This is one of the toughest times of the year for our high school staff. They are trying hard to finish up the final unit of the semester, preparing final exams as well as trying to catch up on the mountains grading. There is so much to do it can be downright overwhelming! Throw on top of all that the fact that all of the students are anticipating being away from school for two weeks and the effect of the Christmas rush and I believe that the faculty can feel as though it’s burden is unbearable. I, like all of the other staff, get immersed in my job and what I consider important and sometimes miss opportunities to help where help is needed. As a high school principal I am focused on data and PSAE results, school safety issues, staff evaluation, our across the curriculum literacy agenda, staff development, recruiting new staff, budget development and problem solving what seems like a million day to day questions from students, staff and parents. I spend a lot of my time thinking about how to integrate technology into instruction, how to motivate students and how involve the community in improving our program. I am always looking toward the future and trying to learn new things.
…..But it never fails, a situation will occur or a conversation will happen that causes me to take a step back and consider what is really important. Several years ago, around Christmas time, a student came into the office and asked for withdrawal papers and informed me she was going to drop and get a job. As always, whether it is me or the assistant principal, we try to take the time to discuss this decision with the student and try to reason them into considering all options rather than dropping out. At first the student did not want to discuss her decision with me. Her mind was made up. She was of the age that she did not have to have parental consent and she seemed determined to carry out a plan that did not include finishing high school. I knew this student fairly well because I had been her elementary principal and had developed a rapport with her to where we would talk to one another when we saw each other and tease each other about our favorite sports teams. On this day, however, she was not in any mood to talk to me and refused to tell me the reasoning that had led her to this decision. I knew this student had developed a good professional relationship with a teacher on staff, and as a last ditch effort I called this teacher in to talk with the student. What unfolded as I witnessed it was a remarkable conversation between a teacher who cared for her students and a student who both liked a respected her teacher. I could tell that their relationship had become one in which the teacher had a vested interest in the student and that the student felt cared for in her presence. I will not divulge the content of their conversation, but suffice it to say, the student remained enrolled, graduated, and went on to a two year technical school. Last I heard, she was married raising a child and gainfully employed in a good job!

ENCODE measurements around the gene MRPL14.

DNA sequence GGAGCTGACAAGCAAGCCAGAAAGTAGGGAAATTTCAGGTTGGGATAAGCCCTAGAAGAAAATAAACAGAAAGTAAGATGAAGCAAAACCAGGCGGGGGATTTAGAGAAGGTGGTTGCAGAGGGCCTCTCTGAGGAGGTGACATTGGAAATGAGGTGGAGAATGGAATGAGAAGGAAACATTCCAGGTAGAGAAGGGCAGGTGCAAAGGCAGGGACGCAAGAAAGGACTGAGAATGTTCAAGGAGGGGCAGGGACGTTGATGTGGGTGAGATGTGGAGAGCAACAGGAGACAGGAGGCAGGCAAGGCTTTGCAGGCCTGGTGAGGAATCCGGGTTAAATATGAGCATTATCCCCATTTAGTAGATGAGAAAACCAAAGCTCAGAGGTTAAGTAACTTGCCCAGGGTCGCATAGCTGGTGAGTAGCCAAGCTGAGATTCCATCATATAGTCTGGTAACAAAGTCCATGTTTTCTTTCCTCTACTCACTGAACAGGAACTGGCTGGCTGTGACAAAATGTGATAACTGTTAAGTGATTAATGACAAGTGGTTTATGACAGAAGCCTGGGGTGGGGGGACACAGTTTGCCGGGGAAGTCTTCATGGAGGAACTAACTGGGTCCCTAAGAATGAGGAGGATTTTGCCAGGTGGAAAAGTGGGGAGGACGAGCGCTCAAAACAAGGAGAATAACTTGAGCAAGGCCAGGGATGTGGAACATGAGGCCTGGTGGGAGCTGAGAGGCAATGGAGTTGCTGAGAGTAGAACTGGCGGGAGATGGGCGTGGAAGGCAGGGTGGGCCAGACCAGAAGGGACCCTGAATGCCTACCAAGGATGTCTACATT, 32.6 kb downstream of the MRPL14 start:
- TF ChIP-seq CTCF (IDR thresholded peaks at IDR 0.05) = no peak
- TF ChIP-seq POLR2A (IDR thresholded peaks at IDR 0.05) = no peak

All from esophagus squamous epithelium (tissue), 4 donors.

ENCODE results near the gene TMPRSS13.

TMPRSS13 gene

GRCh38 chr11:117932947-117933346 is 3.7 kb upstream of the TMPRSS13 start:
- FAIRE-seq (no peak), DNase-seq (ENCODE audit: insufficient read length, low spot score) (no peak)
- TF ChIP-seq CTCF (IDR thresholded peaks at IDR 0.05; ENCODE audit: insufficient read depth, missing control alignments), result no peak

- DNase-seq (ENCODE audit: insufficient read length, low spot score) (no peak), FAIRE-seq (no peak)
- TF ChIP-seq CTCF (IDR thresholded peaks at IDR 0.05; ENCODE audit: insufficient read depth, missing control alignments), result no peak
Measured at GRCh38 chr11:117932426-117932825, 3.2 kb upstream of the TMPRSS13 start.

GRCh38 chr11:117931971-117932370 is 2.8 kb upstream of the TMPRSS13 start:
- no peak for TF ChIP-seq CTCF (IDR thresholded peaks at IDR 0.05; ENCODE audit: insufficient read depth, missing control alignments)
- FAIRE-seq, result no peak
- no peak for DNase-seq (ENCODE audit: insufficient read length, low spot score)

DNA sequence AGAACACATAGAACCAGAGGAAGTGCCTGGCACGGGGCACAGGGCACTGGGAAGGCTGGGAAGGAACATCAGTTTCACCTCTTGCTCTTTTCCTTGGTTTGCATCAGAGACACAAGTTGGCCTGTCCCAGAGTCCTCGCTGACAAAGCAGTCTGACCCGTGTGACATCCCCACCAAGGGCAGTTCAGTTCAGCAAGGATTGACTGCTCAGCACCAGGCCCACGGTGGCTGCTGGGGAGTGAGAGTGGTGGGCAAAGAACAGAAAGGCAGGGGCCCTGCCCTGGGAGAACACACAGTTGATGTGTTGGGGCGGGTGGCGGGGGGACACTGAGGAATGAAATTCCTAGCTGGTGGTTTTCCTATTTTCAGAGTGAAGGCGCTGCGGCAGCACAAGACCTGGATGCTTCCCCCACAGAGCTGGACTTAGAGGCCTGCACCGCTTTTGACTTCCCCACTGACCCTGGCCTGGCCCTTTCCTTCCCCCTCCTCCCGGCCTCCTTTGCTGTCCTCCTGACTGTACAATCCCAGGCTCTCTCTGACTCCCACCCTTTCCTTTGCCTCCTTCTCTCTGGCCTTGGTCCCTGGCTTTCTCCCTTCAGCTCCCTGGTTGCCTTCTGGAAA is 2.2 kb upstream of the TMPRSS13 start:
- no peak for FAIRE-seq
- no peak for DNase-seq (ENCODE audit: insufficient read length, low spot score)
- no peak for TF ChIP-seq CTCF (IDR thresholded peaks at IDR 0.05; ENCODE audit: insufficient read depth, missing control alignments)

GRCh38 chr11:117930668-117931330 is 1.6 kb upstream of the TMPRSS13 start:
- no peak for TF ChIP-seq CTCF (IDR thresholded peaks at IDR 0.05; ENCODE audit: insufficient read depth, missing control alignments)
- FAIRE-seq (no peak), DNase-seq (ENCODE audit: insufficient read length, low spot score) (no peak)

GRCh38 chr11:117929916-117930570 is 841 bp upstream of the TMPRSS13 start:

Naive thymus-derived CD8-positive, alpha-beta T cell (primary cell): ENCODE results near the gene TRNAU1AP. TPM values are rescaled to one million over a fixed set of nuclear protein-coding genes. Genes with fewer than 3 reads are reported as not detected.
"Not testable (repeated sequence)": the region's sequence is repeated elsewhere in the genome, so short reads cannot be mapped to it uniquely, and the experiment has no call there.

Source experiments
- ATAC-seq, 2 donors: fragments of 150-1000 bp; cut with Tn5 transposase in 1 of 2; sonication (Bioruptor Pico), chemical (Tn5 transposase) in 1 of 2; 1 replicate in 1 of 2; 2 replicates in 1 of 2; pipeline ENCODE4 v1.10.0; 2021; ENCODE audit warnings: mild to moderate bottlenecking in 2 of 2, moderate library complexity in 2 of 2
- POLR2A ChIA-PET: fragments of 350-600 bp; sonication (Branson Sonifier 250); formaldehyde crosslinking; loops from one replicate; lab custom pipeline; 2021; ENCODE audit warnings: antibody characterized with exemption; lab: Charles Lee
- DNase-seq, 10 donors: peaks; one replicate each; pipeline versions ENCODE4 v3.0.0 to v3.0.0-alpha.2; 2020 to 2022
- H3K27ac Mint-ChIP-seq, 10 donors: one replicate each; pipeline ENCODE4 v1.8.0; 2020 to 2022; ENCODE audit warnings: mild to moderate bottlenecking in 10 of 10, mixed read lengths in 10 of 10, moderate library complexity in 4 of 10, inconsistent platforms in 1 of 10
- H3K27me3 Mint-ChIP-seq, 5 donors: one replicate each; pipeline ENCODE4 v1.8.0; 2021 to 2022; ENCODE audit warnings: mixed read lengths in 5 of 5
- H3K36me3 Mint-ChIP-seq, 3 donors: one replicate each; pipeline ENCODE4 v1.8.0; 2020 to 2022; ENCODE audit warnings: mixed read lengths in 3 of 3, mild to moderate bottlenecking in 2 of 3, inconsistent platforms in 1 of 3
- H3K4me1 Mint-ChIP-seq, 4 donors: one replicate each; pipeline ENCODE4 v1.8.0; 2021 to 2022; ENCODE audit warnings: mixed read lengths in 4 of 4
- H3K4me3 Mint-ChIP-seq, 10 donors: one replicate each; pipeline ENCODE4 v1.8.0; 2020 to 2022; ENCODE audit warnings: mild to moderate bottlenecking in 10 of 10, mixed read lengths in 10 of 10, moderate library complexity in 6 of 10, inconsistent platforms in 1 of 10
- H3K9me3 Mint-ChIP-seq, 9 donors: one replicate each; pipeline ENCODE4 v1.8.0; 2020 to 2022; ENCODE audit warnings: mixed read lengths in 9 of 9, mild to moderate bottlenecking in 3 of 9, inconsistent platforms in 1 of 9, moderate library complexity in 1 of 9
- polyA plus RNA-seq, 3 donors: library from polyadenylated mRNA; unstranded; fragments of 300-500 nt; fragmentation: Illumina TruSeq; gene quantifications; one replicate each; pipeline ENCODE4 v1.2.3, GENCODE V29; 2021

Sometimes you will never know the affect you have had in the way that you deal with your students. Sometimes, like in the example above, you will see the positive results. Even though this time of year can be very tough for us, it can be even tougher for our students for various reasons. Our staff does a great job of doing what is important….and that is keeping students our number one priority!